News Column

Petrofac has record backlog but says Iraq violence not cause

June 25, 2014


British oil and gas services group Petrofac reported a record order backlog of $20.1 billion yesterday and said violence in Iraq had not so far affected its operations there.

The group, Britain's largest oil services company, maintained its profit forecast for this year after downgrading it last month.

The crisis in Iraq has not had any impact on the FTSE 100 company's operations in the country which are concentrated south and east of Baghdad and represent less than five per cent of the group's revenues for 2014, it said.

The group's order backlog grew by around $6.1bn in the first six months of the year, with the bulk coming through its core onshore engineering and construction (OEC) business with several new projects in Oman, Kuwait and Algeria. The profits are expected to be weighted towards the end of the year as projects are delivered, Petrofac said.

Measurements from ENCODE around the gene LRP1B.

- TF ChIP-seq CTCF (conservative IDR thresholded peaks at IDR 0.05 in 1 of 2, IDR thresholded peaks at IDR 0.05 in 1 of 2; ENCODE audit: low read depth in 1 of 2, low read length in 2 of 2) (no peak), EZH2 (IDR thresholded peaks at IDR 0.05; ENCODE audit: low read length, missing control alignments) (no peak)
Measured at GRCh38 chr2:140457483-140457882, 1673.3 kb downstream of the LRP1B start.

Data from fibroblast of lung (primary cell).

"The group's backlog stands at record levels, giving us good revenue visibility for the rest of this year and beyond," chief executive officer Ayman Asfari said.

Service companies, which provide the engineering and construction on oil and gas projects, have seen profits squeezed as big oil companies face project delays and tightening budgets.

Petrofac last month lowered its profit forecast for 2014 by 11 per cent after weak results in integrated energy services (IES) in which it invests alongside oil companies and earnings are linked to the volume of barrels taken out of the ground. Yesterday it maintained its group profit forecast in a range of about $600 million.

"The market will be wary of the guidance that 2014 earnings will be very back-end loaded. That puts numbers in risk for this year, but I don't really have a problem with that," said Charles Whall, analyst at Investec Asset Management. "I am finding the depth of backlog to be a significant positive in this market where we need continued visibility."

Shares in Petrofac were little changed, up 0.08 per cent at 1,246 pence per share at 0930 GMT.

The group's engineering and consulting services (ECS) division in March was awarded its largest-ever contract worth $1 billion with Petroleum Development Oman.

By the end of May, the order backlog for the IES segment had risen slightly to $4 billion.

Net debt nearly doubled in the six months leading up to May 31 to $1.3 billion, reflecting the ongoing investment in IES, as well as the offshore installation vessel Petrofac JSD 6000.

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Source: Herald, The (Scotland)